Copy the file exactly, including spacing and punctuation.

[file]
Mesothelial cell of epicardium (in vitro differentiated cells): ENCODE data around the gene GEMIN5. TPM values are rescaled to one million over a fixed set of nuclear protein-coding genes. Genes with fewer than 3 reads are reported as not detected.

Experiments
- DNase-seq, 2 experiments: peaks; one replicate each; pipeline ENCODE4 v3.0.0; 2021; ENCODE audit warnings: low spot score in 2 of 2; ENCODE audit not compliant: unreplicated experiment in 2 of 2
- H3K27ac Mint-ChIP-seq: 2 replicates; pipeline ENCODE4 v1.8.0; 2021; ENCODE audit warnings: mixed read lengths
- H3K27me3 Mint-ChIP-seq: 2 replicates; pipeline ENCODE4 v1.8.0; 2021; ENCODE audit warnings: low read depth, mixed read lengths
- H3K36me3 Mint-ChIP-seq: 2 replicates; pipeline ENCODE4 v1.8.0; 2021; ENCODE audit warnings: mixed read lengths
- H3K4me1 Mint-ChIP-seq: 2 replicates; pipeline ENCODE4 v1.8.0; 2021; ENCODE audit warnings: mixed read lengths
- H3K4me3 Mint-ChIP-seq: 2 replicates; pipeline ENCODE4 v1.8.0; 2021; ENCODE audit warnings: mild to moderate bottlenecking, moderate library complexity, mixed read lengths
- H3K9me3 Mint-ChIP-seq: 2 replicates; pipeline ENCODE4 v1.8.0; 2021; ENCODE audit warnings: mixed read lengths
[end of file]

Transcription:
Mesothelial cell of epicardium (in vitro differentiated cells): ENCODE data around the gene GEMIN5. TPM values are rescaled to one million over a fixed set of nuclear protein-coding genes. Genes with fewer than 3 reads are reported as not detected.

Experiments
- DNase-seq, 2 experiments: peaks; one replicate each; pipeline ENCODE4 v3.0.0; 2021; ENCODE audit warnings: low spot score in 2 of 2; ENCODE audit not compliant: unreplicated experiment in 2 of 2
- H3K27ac Mint-ChIP-seq: 2 replicates; pipeline ENCODE4 v1.8.0; 2021; ENCODE audit warnings: mixed read lengths
- H3K27me3 Mint-ChIP-seq: 2 replicates; pipeline ENCODE4 v1.8.0; 2021; ENCODE audit warnings: low read depth, mixed read lengths
- H3K36me3 Mint-ChIP-seq: 2 replicates; pipeline ENCODE4 v1.8.0; 2021; ENCODE audit warnings: mixed read lengths
- H3K4me1 Mint-ChIP-seq: 2 replicates; pipeline ENCODE4 v1.8.0; 2021; ENCODE audit warnings: mixed read lengths
- H3K4me3 Mint-ChIP-seq: 2 replicates; pipeline ENCODE4 v1.8.0; 2021; ENCODE audit warnings: mild to moderate bottlenecking, moderate library complexity, mixed read lengths
- H3K9me3 Mint-ChIP-seq: 2 replicates; pipeline ENCODE4 v1.8.0; 2021; ENCODE audit warnings: mixed read lengths